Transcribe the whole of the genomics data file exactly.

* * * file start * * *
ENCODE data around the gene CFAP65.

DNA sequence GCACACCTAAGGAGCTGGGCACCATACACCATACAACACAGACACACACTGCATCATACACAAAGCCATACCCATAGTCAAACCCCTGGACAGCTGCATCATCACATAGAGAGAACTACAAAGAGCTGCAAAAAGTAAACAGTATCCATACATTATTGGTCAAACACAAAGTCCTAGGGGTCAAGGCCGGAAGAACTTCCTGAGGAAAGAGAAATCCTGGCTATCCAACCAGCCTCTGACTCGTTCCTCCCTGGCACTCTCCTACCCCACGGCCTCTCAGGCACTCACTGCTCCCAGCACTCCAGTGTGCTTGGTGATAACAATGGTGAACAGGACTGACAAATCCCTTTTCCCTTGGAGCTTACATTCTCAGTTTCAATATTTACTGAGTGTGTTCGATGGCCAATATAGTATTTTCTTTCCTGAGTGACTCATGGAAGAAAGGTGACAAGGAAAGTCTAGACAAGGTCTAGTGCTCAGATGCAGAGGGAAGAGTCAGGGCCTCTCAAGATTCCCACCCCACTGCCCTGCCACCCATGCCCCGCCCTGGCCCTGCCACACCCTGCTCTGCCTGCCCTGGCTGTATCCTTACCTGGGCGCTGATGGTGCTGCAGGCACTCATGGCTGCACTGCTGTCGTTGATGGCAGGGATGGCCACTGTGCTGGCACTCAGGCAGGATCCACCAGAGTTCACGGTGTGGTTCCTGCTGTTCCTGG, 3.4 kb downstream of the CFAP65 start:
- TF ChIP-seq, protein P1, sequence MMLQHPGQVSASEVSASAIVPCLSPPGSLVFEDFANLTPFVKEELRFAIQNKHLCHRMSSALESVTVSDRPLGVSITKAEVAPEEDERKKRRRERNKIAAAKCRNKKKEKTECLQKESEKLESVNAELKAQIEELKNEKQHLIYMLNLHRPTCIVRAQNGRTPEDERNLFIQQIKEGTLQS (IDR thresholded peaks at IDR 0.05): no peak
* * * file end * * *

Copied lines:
ENCODE data around the gene CFAP65.

DNA sequence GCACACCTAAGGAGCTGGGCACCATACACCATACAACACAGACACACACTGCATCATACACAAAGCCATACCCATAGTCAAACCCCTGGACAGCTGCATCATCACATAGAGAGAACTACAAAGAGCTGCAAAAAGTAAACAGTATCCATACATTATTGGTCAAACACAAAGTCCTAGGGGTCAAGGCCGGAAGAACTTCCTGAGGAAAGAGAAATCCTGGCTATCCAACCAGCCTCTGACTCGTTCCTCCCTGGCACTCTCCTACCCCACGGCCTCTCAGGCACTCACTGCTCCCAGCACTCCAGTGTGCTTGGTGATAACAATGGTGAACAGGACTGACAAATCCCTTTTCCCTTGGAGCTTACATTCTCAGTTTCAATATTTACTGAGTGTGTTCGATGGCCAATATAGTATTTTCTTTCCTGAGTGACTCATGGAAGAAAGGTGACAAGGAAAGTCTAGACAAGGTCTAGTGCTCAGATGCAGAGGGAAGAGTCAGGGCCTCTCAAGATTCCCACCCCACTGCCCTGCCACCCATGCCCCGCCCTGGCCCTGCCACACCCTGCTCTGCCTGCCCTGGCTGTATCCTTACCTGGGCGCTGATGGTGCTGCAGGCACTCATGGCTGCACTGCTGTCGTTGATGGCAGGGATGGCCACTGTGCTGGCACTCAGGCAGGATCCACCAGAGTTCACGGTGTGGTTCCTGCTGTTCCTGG, 3.4 kb downstream of the CFAP65 start:
- TF ChIP-seq, protein P1, sequence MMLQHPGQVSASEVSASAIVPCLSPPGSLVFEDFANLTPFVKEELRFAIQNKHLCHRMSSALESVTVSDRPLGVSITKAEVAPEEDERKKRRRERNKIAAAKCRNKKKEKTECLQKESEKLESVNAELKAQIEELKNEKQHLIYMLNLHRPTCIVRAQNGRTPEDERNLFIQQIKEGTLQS (IDR thresholded peaks at IDR 0.05): no peak